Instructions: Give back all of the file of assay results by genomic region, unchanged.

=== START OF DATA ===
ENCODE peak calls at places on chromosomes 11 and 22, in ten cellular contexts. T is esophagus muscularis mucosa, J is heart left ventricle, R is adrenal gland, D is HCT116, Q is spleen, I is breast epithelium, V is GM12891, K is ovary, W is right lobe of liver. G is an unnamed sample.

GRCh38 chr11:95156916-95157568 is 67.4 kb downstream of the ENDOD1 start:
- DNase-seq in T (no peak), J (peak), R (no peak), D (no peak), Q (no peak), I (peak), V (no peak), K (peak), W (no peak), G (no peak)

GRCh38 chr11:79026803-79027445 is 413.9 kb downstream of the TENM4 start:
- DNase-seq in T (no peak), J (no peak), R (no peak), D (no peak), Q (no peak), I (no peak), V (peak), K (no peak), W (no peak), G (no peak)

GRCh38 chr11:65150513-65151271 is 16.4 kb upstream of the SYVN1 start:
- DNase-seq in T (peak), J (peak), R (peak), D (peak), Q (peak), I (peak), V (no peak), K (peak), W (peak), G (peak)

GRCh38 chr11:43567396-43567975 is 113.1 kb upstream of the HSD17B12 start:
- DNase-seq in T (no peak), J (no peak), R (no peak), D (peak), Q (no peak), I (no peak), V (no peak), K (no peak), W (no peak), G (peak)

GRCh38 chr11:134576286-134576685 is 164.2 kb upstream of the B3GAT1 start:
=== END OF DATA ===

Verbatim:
ENCODE peak calls at places on chromosomes 11 and 22, in ten cellular contexts. T is esophagus muscularis mucosa, J is heart left ventricle, R is adrenal gland, D is HCT116, Q is spleen, I is breast epithelium, V is GM12891, K is ovary, W is right lobe of liver. G is an unnamed sample.

GRCh38 chr11:95156916-95157568 is 67.4 kb downstream of the ENDOD1 start:
- DNase-seq in T (no peak), J (peak), R (no peak), D (no peak), Q (no peak), I (peak), V (no peak), K (peak), W (no peak), G (no peak)

GRCh38 chr11:79026803-79027445 is 413.9 kb downstream of the TENM4 start:
- DNase-seq in T (no peak), J (no peak), R (no peak), D (no peak), Q (no peak), I (no peak), V (peak), K (no peak), W (no peak), G (no peak)

GRCh38 chr11:65150513-65151271 is 16.4 kb upstream of the SYVN1 start:
- DNase-seq in T (peak), J (peak), R (peak), D (peak), Q (peak), I (peak), V (no peak), K (peak), W (peak), G (peak)

GRCh38 chr11:43567396-43567975 is 113.1 kb upstream of the HSD17B12 start:
- DNase-seq in T (no peak), J (no peak), R (no peak), D (peak), Q (no peak), I (no peak), V (no peak), K (no peak), W (no peak), G (peak)

GRCh38 chr11:134576286-134576685 is 164.2 kb upstream of the B3GAT1 start: